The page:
Purpose of the Ph.D. Course
The Ph.D. program in Geometry and Mathematical Physics focuses on the study of analytic and geometric aspects of physical phenomena that are of fundamental interest in both pure and applied sciences and covers a wide spectrum of topics in modern algebraic and differential geometry and their applications.
- Integrable systems in relation to differential, algebraic and symplectic geometry, as well as with the theory of random matrices, special functions and nonlinear waves, Frobenius manifolds
- Deformation theory and virtual classes moduli spaces of sheaves and of curves, in relation to supersymmetric gauge theories, strings, Gromov-Witten invariants, orbifolds and automorphisms
- Quantum groups, noncommutative Riemannian and spin geometry, applications to models in mathematical physics
- Mathematical methods of quantum mechanics
- Mathematical aspects of Quantum Field Theory and String Theory
- Symplectic geometry, sub-Riemannian geometry
- Geometry of quantum fields and strings
Seminar on Hodge theory
The students of the Geometry and Mathematical Physics sector organize a series of seminars on topics of Hodge Theory.
The most recent placements after Ph.D. at SISSA:
- Mathematical Sciences Research Institute Berkeley - USA,
- Harvard University, Cambridge - USA,
- Mathematical Institute, University of Oxford - UK,
- DAMTP, University of Cambridge - UK,
- Max Planck Institute, Bonn - Germany,
- École Polytechnique, Palaiseau - France
The Ph.D. programme consists of three/four years of study and research.
The main selection procedure consists in an entrance examination. This is divided into two parts: in the written part applicants are asked to solve problems from a list given by the entrance committee. The oral exam consists of a discussion on the written test, on the topics studied in the university curriculum, and possibly on the applicant's thesis for the university degree or on other scientific achievements. The applicant's scientific qualifications and references are also taken into account.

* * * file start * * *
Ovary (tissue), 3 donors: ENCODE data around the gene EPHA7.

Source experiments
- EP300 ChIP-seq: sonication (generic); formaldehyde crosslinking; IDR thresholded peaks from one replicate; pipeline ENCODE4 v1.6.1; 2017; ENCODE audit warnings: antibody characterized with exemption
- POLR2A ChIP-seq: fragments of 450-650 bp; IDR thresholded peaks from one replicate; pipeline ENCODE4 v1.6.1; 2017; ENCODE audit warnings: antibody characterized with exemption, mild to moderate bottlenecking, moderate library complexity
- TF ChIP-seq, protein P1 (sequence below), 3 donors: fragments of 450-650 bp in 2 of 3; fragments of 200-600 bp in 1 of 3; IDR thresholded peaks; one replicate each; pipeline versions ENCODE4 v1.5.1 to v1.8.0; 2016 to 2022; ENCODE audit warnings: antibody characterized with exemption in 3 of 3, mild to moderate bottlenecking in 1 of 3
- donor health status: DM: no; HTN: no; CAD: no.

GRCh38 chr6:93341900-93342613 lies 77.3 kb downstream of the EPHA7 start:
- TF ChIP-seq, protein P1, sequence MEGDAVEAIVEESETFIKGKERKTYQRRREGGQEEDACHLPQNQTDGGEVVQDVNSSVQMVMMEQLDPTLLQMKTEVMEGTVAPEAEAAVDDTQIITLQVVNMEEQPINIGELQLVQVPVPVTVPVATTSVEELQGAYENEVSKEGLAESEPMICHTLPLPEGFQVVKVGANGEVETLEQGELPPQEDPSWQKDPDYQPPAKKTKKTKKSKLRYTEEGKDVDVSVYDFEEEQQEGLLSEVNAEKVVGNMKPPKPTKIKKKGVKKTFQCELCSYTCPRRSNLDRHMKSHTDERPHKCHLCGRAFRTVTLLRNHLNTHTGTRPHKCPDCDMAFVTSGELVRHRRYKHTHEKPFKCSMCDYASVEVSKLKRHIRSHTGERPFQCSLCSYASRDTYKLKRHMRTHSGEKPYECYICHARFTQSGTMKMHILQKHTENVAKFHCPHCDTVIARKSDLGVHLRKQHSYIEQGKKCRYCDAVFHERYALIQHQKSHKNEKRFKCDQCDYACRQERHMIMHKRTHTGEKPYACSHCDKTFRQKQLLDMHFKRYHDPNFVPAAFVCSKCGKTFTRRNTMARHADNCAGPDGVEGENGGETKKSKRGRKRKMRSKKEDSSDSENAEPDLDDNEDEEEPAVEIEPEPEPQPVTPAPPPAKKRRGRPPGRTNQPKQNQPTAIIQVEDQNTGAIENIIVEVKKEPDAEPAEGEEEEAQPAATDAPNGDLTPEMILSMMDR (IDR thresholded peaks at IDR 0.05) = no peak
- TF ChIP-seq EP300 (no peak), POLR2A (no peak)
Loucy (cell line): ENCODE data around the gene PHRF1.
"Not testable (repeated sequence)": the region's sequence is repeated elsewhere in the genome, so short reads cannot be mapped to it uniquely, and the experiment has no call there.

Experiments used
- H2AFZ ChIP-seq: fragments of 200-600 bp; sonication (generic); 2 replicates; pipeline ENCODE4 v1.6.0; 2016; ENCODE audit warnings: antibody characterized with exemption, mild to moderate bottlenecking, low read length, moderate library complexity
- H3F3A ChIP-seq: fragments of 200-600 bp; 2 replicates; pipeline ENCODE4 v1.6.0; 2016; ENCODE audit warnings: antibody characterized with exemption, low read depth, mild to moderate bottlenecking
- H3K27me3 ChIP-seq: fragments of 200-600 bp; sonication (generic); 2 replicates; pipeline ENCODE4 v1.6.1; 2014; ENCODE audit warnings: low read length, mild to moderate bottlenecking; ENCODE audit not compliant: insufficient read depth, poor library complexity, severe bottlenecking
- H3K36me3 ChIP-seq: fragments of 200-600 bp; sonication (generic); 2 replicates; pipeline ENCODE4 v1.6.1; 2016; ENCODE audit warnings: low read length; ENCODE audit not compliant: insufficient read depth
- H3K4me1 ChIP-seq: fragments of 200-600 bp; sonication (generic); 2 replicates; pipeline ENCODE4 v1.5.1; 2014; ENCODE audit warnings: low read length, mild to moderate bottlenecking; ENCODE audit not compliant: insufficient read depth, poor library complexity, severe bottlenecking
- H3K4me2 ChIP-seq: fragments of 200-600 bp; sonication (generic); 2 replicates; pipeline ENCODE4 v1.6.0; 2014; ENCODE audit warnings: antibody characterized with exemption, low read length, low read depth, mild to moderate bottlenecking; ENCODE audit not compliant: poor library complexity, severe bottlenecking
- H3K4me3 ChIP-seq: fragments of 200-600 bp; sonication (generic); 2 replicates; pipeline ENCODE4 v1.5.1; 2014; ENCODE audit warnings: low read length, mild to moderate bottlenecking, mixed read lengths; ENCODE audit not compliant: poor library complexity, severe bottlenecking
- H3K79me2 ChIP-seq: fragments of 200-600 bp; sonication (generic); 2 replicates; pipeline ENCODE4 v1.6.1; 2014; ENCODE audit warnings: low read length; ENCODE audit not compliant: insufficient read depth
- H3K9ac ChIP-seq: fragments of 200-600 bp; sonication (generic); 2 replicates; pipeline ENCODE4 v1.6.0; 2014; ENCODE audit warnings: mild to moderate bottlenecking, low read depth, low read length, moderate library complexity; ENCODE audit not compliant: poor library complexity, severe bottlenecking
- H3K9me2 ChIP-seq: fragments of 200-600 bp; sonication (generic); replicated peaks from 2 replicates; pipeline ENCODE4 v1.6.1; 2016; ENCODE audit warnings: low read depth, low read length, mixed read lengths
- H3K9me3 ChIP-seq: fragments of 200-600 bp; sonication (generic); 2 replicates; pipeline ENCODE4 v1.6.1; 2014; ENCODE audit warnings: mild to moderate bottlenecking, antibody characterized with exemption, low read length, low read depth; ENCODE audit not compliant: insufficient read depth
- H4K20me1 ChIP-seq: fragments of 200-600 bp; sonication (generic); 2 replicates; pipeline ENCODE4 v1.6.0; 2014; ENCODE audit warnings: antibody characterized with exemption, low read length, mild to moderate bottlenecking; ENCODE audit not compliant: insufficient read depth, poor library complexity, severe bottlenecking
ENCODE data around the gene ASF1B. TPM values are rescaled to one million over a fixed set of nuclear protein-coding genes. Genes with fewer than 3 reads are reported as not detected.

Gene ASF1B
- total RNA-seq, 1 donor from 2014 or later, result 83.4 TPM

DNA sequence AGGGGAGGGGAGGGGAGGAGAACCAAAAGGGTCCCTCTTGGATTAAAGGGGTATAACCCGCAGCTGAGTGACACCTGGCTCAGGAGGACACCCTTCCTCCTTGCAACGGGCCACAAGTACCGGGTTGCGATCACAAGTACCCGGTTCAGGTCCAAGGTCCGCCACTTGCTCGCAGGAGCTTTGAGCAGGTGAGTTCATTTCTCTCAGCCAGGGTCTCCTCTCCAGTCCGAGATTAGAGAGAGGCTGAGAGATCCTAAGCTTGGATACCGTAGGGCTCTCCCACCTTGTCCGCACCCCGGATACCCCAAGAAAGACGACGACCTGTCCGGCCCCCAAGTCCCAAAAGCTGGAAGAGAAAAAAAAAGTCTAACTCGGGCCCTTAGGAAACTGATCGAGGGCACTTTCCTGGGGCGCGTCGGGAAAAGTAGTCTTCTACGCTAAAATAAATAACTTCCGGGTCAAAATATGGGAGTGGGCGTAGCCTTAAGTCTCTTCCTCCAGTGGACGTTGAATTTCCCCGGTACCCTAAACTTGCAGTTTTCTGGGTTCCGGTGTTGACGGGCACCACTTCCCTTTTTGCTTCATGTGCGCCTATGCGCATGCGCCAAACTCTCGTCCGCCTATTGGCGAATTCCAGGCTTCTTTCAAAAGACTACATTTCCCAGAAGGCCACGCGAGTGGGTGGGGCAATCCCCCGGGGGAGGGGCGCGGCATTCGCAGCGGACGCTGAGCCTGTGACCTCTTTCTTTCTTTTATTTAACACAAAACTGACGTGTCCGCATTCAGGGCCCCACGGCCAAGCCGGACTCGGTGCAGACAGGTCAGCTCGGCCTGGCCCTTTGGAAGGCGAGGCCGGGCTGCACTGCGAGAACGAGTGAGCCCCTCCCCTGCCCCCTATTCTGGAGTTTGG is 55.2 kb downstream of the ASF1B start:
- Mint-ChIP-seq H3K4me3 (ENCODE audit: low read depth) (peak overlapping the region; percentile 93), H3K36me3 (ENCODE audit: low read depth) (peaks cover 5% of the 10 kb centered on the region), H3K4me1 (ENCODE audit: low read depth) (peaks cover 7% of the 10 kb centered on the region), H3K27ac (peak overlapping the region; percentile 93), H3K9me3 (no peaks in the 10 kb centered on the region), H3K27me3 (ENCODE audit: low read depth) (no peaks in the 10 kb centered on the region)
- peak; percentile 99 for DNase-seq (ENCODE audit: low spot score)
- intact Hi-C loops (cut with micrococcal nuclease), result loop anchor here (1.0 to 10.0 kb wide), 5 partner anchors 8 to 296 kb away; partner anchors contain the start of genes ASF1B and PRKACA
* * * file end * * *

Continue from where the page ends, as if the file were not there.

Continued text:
Non-EU citizens may be admitted on the sole basis of their previous scientific activity, publications, and references, in a pre-selection procedure. They have to pass a "Qualifying Examination" at the end of their first year.
A student may choose among different plans of study oriented to the different fields covered by their Ph.D. course. In the first month of the Ph.D. programme, the faculty approves the individual plans of study, taking into account the scientific interests of the students and the skills already acquired in the previous university studies.
In the first year, students attend both basic and more advanced courses. To be admitted to the second year they are required to pass the examinations of the courses included in their plan of study. Students are invited to attend, without examinations, also some courses in fields different from those of their plan of study.
At the end of the first year, students start a research project, under the supervision of a faculty member or of an external collaborator approved by the faculty, in one of the research fields of the Ph.D. programme.
During the second and third-year students work on their research projects, participate in the seminar activities of the Ph.D. programme, and attend some courses. Examinations have to be passed only by students who worked in their first year in a different Ph.D. programme.
Students obtain the Ph.D. degree after submitting their Ph.D. thesis and defending it in front of an examination committee, whose members include SISSA staff members and international experts in the field. SISSA Ph.D. in one of the courses of Mathematics Area is by law equivalent to the Italian degree of “Dottore di Ricerca in Matematica”.